A legacy that builds on home comforts

By Yang Feiyue | China Daily Global | Updated: 2023-08-31 07:48
Share - WeChat
Huaiyuanlou at sunset. [PHOTO BY ZHANG JIE/FOR CHINA DAILY]

Take the Huaiyuanlou in the county as an example. The four-story, 14.5-meter-high tulou on the UNESCO list had dozens of people spend more than 4 years mixing soil, setting up tools, doing measurements, ramming the earth, laying pinewood, and patting the walls.

"Everyone had clear responsibilities, and each step was well-organized. To ensure the solidification and drying of the walls, they would pause construction for a year after completing each layer of ramming," Jian says.

He emphasizes that the enduring strength, and no signs of peeling, in the walls of the Huaiyuanlou are attributed to the meticulous execution of each step during the construction.

"Hundreds of pinewood pieces were used and a large pit was dug nearby to source the raw soil."

The significance of the earthen structures has also motivated locals to tap into the rich tulou resources and repurpose some that were in a poor condition.

At Tianzhong village in Nanjing, a total of seven tulou underwent restorative construction by experienced craftsmen starting in 2014.

"We did our best to preserve the historical styles and features of those tulou," says Ye Fan, chair of the company in charge of the renovation.

The idea was to "excavate the profound historical and folk culture, and retain the soul and foundation of the earthen buildings," Ye says.

The move has helped the village pack in more than 300,000 traveler visits and enabled local households to leverage opportunities in the homestay and catering sectors.

Many local young people have come back to start up their own business.

Huang Zhihui was one of the first to quit his big-city job and return home after tulou began to receive widespread attention in 2008.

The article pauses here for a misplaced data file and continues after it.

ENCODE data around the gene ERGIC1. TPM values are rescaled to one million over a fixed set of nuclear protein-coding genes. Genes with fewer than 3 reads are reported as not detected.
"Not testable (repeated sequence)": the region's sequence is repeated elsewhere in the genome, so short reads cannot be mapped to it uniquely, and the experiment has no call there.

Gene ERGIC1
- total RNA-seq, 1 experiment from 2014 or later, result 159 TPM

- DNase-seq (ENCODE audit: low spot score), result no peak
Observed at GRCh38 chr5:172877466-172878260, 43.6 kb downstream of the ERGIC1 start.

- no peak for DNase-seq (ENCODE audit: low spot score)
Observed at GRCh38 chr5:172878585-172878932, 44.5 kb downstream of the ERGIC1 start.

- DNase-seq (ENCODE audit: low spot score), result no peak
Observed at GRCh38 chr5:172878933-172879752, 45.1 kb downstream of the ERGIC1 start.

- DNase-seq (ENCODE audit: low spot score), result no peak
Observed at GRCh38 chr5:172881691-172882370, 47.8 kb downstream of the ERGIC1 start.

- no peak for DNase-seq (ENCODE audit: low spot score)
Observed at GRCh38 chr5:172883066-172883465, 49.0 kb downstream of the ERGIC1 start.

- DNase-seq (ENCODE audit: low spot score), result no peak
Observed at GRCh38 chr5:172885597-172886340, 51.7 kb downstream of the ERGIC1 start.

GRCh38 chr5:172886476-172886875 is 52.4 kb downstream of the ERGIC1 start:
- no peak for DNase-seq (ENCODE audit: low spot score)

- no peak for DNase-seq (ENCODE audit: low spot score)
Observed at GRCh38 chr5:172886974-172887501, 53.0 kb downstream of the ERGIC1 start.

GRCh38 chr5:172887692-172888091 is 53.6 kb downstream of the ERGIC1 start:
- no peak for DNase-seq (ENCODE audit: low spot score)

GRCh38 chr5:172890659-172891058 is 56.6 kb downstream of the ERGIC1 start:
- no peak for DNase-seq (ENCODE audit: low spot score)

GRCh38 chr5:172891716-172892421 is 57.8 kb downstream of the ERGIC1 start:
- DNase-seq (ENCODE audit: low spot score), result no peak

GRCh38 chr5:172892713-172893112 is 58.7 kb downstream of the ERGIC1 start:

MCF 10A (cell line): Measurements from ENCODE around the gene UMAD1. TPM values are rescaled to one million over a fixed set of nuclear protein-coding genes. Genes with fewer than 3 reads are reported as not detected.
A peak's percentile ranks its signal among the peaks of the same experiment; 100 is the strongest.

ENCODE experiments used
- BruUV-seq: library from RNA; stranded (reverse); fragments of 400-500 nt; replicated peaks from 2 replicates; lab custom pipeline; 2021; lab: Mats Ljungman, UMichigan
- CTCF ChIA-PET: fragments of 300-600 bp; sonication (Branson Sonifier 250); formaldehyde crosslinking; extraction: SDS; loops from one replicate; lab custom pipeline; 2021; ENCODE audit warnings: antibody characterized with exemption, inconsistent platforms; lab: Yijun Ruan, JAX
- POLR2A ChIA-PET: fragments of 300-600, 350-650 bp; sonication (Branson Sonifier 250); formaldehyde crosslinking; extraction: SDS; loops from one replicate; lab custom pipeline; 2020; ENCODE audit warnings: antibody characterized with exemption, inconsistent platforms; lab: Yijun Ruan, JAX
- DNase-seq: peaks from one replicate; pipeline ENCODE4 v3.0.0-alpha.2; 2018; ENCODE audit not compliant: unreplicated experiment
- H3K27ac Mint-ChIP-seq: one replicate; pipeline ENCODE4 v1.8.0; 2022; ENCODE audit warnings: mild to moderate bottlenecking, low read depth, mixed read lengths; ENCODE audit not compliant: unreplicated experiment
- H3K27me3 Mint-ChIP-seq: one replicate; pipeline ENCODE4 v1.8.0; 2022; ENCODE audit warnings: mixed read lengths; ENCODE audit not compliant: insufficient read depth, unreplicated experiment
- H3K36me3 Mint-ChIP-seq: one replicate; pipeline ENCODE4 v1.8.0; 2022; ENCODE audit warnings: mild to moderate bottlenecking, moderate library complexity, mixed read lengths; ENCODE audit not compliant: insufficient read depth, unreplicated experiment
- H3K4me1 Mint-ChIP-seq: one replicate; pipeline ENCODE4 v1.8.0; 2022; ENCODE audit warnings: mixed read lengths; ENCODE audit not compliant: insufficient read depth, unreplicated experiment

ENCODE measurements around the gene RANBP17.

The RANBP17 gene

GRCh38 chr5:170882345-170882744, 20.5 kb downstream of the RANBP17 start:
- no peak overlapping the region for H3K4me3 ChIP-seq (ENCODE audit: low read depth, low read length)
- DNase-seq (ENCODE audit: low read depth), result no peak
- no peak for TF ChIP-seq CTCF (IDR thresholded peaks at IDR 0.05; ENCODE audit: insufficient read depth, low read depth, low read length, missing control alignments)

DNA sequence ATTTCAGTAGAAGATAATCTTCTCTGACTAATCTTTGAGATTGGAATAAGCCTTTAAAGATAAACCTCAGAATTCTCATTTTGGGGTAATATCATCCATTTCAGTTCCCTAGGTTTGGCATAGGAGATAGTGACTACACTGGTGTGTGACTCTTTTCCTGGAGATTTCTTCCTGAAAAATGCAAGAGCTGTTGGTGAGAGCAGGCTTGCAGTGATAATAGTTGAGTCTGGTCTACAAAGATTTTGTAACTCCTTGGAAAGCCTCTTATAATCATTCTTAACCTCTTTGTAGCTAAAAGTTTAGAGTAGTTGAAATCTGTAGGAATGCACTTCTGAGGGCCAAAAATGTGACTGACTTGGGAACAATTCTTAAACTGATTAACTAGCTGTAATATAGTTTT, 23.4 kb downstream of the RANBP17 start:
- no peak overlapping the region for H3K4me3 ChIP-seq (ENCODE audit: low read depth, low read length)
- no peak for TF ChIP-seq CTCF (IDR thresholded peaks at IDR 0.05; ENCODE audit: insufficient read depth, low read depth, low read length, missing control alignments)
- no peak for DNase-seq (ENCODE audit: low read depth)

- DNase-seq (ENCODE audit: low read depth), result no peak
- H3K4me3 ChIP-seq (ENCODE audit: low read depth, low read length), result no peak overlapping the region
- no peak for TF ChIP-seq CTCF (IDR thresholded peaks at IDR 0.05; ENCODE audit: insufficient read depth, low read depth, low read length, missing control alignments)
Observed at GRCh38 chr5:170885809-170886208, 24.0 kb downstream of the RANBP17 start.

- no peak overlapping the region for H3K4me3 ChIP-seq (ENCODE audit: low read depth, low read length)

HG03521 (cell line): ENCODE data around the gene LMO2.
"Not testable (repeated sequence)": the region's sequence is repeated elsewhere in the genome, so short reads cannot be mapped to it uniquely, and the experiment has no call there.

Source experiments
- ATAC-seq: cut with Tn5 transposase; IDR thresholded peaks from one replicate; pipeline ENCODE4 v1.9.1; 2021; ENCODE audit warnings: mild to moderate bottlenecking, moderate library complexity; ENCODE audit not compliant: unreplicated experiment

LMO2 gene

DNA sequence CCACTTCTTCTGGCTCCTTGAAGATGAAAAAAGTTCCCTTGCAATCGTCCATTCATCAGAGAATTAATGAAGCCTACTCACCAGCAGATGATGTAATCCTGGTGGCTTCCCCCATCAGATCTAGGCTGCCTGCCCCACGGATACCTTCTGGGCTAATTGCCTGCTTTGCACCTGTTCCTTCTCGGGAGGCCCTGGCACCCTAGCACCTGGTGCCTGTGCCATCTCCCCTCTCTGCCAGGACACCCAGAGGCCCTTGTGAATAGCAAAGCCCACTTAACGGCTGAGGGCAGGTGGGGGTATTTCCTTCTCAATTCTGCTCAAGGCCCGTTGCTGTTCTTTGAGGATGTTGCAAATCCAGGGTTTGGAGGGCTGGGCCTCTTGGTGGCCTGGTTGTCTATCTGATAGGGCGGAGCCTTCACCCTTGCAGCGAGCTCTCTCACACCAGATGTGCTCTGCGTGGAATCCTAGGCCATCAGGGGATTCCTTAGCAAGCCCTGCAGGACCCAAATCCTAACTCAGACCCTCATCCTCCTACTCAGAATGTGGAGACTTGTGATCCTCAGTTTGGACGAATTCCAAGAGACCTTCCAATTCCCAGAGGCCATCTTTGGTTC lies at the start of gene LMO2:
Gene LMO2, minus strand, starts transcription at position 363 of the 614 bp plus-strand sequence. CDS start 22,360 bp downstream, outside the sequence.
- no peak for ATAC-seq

He runs a website that offers tourists curated routes, reception, transportation and accommodation in Nanjing.

He has also led his team to develop the highest homestay in not only tulou scenic spot, but the county.

"With the development of tourism, people's expectations for living conditions have become increasingly high," Huang says.

The homestay is in the fashion of a square tulou with campus elements, and, as well as learning ramming techniques, farming and fruit picking experiences are available for visitors.

"I hope that through the hospitality provided by the homestay and interactions with the tourists, they can truly experience the friendliness of the local people. I want to give them more opportunities to understand and immerse themselves in the rich local culture and customs associated with the earthen buildings," Huang says.

He has created songs about tulou to popularize their charm and he often gets together with friends in the homestay business to discuss development of the industry.

For Zhang, the positive changes happening in his hometown over the years have charged him with excitement and forged a sense of responsibility.

He says he is excited about tulou being recognized by the world and the Hakka construction craft being named a national intangible cultural heritage in 2011.

"As an inheritor, I feel more motivated to take a lead in recording, inheriting and displaying this ancient craft," he says.

|<< Previous 1 2 3 4 5   

Related Stories

Copyright 1995 - . All rights reserved. The content (including but not limited to text, photo, multimedia information, etc) published in this site belongs to China Daily Information Co (CDIC). Without written authorization from CDIC, such content shall not be republished or used in any form. Note: Browsers with 1024*768 or higher resolution are suggested for this site.
License for publishing multimedia online 0108263

Registration Number: 130349